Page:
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Awards and Honors, Books and Publishing, Business, Entertainment, Free News Articles

New Book, ‘WWI Crusaders’ About Band of Yanks Saving Millions from Starvation Garners National Recognition

DENVER, Colo. -- The new nonfiction book, "WWI Crusaders: A band of Yanks in German-occupied Belgium help save millions from starvation as civilians resist the harsh German rule" (ISBN: 978-0990689386), is one of only 100 self-published books named to the prestigious Kirkus Reviews Best Books of 2018. Authored by Jeffrey B. Miller and published by Milbrown Press, it was released on Veterans Day 2018 to honor the 100th anniversary of the end of World War I.

Kirkus produces 10,000 book reviews, annually, and only about 750 receive a starred review. The starred review for "WWI Crusaders," reads: "A tour-de-force history...gripping historical narrative...A magnum opus that celebrates the qualities of compassion, honor, and humanitarian virtue."

Miller knows that his book has significantly beaten publishing odds. "Most new print books die an anonymous death," he says. "That's not surprising when reportedly nearly one million new print books are released every year."

According to Bowker, a company that issues ISBN book identifiers, more than 600,000 new print books are self-published in America each year, while more than 300,000 new print books are released by traditional U.S. book publishers.

"WWI Crusaders" tells the long-forgotten, but true story of one of the largest food relief efforts the world has ever seen and represents one of America's finest hours in humanitarian aid. During WWI, the American-led, nongovernmental Commission for Relief in Belgium (CRB) worked with its Belgian counterpart, the Comité National (CN), to feed everyday nearly 10 million Belgians and northern French who were trapped behind German lines.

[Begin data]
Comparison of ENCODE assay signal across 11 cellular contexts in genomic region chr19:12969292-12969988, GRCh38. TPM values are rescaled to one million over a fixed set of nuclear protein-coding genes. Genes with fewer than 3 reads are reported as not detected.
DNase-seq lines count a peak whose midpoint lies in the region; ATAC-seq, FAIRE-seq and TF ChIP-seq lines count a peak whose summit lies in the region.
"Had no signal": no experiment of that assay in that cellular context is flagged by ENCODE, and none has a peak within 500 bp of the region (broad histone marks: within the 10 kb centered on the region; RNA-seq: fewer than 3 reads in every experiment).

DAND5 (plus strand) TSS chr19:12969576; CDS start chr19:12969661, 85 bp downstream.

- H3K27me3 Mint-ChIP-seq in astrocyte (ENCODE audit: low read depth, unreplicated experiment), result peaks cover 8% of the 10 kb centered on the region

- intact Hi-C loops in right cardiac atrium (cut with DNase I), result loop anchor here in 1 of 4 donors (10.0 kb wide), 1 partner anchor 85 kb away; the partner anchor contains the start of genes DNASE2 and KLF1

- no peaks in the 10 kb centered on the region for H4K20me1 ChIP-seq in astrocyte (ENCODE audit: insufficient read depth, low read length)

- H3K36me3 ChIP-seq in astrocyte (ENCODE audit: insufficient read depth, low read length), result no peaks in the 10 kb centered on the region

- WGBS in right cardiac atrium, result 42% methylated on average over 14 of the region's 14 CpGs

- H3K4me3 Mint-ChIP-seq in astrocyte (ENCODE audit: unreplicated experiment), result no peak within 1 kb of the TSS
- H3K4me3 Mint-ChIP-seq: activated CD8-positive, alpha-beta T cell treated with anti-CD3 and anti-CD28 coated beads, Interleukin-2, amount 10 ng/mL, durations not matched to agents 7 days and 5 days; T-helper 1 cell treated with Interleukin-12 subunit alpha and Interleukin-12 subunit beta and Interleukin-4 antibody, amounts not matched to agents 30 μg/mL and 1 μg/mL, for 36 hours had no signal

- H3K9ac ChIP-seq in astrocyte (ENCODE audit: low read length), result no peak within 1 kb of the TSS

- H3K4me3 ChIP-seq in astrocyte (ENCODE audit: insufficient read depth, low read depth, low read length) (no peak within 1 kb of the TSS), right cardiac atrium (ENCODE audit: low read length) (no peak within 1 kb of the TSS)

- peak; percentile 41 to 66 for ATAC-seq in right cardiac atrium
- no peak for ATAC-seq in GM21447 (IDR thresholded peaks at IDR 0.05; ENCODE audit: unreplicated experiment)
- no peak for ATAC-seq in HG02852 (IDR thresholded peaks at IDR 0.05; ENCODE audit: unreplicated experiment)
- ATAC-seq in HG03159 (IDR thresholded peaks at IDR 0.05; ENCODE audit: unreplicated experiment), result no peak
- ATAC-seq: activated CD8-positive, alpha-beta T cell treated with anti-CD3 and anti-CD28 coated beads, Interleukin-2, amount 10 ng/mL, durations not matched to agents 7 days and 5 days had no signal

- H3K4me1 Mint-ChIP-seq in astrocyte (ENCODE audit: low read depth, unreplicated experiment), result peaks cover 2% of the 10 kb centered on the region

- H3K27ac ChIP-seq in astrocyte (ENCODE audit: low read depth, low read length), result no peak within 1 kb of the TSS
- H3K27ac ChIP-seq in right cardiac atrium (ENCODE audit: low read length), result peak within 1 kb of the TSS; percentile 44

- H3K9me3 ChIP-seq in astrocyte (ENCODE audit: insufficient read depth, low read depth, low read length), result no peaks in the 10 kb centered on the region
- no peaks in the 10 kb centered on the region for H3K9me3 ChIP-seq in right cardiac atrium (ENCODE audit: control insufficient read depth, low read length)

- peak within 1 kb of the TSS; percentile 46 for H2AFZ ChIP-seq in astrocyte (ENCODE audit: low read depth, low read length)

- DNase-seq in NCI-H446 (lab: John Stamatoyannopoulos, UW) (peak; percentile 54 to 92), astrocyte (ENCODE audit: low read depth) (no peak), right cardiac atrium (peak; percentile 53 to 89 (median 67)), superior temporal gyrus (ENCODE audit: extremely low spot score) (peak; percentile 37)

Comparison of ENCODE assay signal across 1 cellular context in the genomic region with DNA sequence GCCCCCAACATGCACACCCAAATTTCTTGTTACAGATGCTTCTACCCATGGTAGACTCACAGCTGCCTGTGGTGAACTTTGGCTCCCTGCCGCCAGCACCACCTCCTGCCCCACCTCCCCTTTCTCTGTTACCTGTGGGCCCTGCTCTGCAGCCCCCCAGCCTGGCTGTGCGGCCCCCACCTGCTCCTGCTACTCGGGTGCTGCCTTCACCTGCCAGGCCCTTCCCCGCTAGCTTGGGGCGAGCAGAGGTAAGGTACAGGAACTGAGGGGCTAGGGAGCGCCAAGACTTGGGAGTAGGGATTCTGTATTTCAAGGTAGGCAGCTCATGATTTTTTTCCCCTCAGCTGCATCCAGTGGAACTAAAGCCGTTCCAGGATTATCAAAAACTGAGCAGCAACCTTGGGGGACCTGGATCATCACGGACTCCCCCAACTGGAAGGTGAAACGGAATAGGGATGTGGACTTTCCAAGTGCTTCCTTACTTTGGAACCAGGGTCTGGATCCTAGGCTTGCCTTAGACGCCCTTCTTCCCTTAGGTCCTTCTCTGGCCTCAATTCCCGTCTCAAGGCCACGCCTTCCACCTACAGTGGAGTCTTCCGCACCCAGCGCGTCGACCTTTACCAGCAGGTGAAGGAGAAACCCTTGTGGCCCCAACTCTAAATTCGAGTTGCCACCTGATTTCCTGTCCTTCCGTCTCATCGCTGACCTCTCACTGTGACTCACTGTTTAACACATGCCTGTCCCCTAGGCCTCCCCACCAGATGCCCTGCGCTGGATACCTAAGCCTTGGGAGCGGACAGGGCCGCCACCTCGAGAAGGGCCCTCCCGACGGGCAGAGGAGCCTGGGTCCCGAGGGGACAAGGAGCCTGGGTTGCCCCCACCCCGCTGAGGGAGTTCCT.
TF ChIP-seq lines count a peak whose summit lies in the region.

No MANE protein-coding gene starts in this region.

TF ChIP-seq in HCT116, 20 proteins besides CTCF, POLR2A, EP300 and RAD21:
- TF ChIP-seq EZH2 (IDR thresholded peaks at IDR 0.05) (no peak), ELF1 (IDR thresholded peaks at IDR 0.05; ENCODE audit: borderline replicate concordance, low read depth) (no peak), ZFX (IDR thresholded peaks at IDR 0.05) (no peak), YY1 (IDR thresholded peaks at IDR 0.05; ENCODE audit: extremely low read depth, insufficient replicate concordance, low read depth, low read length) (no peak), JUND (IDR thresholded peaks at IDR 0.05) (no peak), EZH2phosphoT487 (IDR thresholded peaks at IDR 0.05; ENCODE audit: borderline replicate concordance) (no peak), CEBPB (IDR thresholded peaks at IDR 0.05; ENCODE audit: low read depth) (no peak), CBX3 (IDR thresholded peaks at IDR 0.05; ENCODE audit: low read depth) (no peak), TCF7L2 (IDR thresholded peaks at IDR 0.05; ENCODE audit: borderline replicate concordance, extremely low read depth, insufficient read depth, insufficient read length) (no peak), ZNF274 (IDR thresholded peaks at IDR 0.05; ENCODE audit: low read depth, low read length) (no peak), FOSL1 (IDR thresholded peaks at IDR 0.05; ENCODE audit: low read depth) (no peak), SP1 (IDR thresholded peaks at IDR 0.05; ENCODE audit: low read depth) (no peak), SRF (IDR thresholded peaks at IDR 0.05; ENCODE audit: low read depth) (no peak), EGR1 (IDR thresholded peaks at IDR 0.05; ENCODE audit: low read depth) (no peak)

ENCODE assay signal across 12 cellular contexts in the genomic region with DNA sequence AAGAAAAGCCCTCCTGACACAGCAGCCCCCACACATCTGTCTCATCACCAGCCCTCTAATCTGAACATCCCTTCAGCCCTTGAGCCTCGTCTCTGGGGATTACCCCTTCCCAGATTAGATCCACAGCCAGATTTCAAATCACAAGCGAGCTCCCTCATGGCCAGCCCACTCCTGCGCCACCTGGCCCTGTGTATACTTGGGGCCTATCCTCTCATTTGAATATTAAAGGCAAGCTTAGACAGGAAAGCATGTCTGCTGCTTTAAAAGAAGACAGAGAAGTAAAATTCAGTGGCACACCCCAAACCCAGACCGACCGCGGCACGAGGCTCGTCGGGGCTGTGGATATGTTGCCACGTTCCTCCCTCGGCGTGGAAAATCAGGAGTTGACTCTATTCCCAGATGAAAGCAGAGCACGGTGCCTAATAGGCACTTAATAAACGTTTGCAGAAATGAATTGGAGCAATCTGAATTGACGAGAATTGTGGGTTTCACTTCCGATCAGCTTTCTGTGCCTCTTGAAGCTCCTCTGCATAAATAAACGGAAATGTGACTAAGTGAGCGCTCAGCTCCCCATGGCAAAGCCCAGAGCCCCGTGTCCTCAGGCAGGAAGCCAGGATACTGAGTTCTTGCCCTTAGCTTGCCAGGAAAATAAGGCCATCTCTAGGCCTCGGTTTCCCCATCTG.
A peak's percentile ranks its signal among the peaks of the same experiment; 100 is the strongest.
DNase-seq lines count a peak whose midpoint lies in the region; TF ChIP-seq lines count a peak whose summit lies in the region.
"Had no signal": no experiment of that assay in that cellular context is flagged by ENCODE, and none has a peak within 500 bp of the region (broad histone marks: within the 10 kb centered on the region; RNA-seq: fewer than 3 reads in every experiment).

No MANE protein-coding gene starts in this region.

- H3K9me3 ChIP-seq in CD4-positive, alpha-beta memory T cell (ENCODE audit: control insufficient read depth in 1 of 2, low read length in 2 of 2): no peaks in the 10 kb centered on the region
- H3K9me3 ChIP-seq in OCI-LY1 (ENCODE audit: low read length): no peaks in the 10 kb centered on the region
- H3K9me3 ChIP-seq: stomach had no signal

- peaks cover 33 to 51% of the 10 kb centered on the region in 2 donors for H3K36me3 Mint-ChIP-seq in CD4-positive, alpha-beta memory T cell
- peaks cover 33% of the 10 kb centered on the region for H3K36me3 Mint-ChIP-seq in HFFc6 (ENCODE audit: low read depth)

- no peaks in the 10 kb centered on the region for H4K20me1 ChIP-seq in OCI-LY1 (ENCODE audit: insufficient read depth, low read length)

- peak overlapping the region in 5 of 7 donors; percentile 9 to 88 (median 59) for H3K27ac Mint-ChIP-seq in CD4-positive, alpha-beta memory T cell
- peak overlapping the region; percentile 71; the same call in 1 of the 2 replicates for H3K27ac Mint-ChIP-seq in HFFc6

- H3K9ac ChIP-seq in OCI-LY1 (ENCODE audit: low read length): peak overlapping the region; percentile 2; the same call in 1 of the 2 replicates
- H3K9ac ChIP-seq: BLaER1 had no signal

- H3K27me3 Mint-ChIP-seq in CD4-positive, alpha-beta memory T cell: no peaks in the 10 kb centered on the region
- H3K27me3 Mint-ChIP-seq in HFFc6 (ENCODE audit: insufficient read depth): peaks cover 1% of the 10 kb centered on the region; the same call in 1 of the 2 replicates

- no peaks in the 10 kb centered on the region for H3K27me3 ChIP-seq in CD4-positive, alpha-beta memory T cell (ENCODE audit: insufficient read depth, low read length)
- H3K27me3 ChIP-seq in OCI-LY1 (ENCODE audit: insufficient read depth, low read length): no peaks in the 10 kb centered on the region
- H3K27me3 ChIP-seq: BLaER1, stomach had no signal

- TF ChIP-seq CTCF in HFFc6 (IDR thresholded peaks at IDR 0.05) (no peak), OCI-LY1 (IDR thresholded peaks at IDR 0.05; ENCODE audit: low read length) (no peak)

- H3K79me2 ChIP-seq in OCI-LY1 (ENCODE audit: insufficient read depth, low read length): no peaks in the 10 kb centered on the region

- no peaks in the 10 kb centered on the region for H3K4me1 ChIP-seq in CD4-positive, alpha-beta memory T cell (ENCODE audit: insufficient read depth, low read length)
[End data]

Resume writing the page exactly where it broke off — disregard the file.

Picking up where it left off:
It was a feat thought to be impossible - private citizens of a neutral country feeding an entire nation caught in the middle of a world war. The challenges were immense, from logistical obstacles and international intrigues to internal conflicts between the CRB and CN. But, in the end, the CRB and CN expended nearly 1 billion U.S. dollars (nearly 24 billion today) to save these lives. Conversely, the war took the lives of nearly 10 million soldiers.

The CRB's work also helped change the way the world saw America and how Americans saw their nation's humanitarian role on the world stage.

"WWI Crusaders" is a nonfiction narrative history written for general readers. It follows the leader of the CRB, a handful of CRB "delegates," a 22-year-old Belgian woman, two U.S. diplomats, and the leaders of the Belgian underground newspaper "La Libre Belgique."

The book is available in print ($24.95) and eBook ($9.99) from bookstores,, Ingram and direct from the publisher.